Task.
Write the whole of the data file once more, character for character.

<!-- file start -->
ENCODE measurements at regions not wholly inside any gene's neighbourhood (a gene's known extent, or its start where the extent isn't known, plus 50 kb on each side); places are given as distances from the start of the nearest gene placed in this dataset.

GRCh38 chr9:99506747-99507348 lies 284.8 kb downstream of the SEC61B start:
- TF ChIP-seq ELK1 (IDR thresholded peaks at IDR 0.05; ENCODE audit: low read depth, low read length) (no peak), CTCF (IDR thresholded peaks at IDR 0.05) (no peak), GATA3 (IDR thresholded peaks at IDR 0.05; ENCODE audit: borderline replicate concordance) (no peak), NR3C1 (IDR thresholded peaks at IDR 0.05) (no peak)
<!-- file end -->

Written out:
ENCODE measurements at regions not wholly inside any gene's neighbourhood (a gene's known extent, or its start where the extent isn't known, plus 50 kb on each side); places are given as distances from the start of the nearest gene placed in this dataset.

GRCh38 chr9:99506747-99507348 lies 284.8 kb downstream of the SEC61B start:
- TF ChIP-seq ELK1 (IDR thresholded peaks at IDR 0.05; ENCODE audit: low read depth, low read length) (no peak), CTCF (IDR thresholded peaks at IDR 0.05) (no peak), GATA3 (IDR thresholded peaks at IDR 0.05; ENCODE audit: borderline replicate concordance) (no peak), NR3C1 (IDR thresholded peaks at IDR 0.05) (no peak)